University of NSW Institute of Environmental Studies senior lecturer Dr Mark Diesendorf says atomic power stations do not emit carbon dioxide (CO2) themselves, but the processes involved in creating atomic energy do.

Mining, milling, uranium enrichment, atomic fuel production, power station construction and operation, storage and reprocessing of spent fuel, long-term management of radioactive waste and closing down old power stations all require the burning of fossil fuels, he says.

"Most of the energy inputs to the full life cycle of atomic fuel come from fossil fuels and are therefore responsible for CO2 emissions," Dr Diesendorf writes in this month's edition of the Australasian Science magazine.

Atomic power stations using high-grade uranium ores would have to run for seven to 10 years before they created enough power to cancel out the energy required to establish them.

Wind power takes just three to six months to do the same.

For lower grade uranium ores, greenhouse gas emissions outweighed those produced by an equivalent gas-fired power station, Dr Diesendorf said.

Full Newspaper Article in the Australian

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Monday, July 04, 2005

Micro Wind Power Turbines for UK Office Building

The BBC reports that an miniature urban wind farm is being built on top of a 13-storey building in Manchester city centre using micro wind turbines.

The 24 turbines, which will stand 3m tall, will be erected on top of the CIS building on Portland Street.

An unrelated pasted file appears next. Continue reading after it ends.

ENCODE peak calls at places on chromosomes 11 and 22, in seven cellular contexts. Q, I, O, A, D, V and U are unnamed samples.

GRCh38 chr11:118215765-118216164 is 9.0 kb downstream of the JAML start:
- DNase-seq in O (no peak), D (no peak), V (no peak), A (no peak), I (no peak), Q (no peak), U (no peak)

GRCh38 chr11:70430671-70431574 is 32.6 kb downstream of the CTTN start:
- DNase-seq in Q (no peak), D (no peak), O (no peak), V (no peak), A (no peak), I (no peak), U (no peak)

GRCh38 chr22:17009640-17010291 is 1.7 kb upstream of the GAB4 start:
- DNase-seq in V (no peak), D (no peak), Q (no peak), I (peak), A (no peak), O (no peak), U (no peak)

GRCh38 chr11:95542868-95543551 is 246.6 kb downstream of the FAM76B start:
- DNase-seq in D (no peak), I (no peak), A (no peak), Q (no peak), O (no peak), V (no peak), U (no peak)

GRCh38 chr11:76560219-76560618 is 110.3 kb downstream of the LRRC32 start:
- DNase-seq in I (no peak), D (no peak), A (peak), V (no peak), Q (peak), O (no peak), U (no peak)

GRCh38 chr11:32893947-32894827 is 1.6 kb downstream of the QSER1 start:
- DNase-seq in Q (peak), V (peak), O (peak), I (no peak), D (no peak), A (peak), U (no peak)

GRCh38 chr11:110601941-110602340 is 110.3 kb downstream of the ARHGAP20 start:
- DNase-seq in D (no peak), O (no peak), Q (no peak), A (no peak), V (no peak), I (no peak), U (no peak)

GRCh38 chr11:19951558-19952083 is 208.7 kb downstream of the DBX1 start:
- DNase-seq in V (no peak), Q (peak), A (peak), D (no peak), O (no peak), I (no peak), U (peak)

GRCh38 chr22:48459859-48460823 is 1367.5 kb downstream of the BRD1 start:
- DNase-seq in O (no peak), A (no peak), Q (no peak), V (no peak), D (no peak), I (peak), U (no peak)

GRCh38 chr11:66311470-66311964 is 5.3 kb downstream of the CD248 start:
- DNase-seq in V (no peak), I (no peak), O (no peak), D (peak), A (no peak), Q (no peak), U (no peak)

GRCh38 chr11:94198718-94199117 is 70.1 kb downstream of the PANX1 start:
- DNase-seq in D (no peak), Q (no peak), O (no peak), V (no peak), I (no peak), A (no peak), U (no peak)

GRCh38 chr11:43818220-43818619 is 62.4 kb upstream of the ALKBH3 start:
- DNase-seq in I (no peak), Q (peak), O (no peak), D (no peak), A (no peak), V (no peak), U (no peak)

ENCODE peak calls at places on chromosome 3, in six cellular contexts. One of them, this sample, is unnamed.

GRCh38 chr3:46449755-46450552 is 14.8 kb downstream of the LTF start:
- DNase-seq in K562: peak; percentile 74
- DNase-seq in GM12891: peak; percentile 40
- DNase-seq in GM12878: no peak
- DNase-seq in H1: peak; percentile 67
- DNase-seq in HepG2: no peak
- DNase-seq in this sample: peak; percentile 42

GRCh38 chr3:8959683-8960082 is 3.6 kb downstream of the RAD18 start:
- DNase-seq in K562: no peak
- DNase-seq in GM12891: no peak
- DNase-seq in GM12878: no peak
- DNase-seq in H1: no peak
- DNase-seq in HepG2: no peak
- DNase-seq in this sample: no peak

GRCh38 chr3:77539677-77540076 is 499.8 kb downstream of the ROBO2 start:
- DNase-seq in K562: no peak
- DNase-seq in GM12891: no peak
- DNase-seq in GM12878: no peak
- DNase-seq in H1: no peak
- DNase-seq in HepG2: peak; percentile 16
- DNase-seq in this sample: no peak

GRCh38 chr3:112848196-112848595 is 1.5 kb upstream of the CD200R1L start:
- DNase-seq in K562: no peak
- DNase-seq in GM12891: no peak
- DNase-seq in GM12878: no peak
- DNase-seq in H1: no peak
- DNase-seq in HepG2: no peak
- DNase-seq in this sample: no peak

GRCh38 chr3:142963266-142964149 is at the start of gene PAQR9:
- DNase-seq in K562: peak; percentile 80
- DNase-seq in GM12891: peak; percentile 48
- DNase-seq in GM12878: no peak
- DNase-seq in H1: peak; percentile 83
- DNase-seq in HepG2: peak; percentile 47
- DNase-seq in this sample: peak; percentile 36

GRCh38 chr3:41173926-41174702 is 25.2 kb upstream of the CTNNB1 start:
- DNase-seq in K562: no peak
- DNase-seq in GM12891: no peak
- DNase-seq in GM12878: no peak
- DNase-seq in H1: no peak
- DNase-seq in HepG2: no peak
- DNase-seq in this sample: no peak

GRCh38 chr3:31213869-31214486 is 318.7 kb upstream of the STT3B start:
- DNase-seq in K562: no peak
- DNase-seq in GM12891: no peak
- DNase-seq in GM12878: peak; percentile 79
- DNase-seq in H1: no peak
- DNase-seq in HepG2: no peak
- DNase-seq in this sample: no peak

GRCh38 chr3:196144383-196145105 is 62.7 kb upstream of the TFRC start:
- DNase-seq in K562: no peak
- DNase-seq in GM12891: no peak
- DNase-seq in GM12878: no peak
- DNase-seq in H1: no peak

The turbines will produce 56,000 units of renewable energy each year, enough electricity to service about 5% of the energy needs of the building.

Co-operative Financial Services (CFS) are currently covering another of their bases, the CIS Tower, in solar energy panels.

The CIS Tower is one of the tallest buildings outside London in the UK and is being clad with three solar panels.

Once completed, it will be among the largest vertical displays of working solar panels in Europe.

CFS said its plans for an urban wind farm will make its Portland Street building the largest-ever commercial application of micro-wind turbines in the UK.

The company said it is now looking into placing the wind power micro-turbines on more of its 200 sites.

Gary Thomas, head of property and facilities at CFS, said taking a greener approach to business also had financial benefits.

"Embedding renewable energy in buildings reduces the need to buy electricity and I anticipate a payback on the initial investment within around three years," he said.

Ken Lewis, resources director added: "Forty per cent of Europe's energy use is associated with buildings and this project, along with the Solar Tower development, demonstrates that these piles of steel and concrete have tremendous potential for future energy generation."

Councillor Neil Swannick, Manchester City Council executive member for planning and the environment, has applauded the move saying CFS have made a practical contribution to energy conservation.

"The Manchester Energy Strategy endorses the view that wind turbines are not just for rural sites," he said.

"A world-class city such as Manchester has a responsibility to use energy more efficiently and to generate it from renewable sources where we can."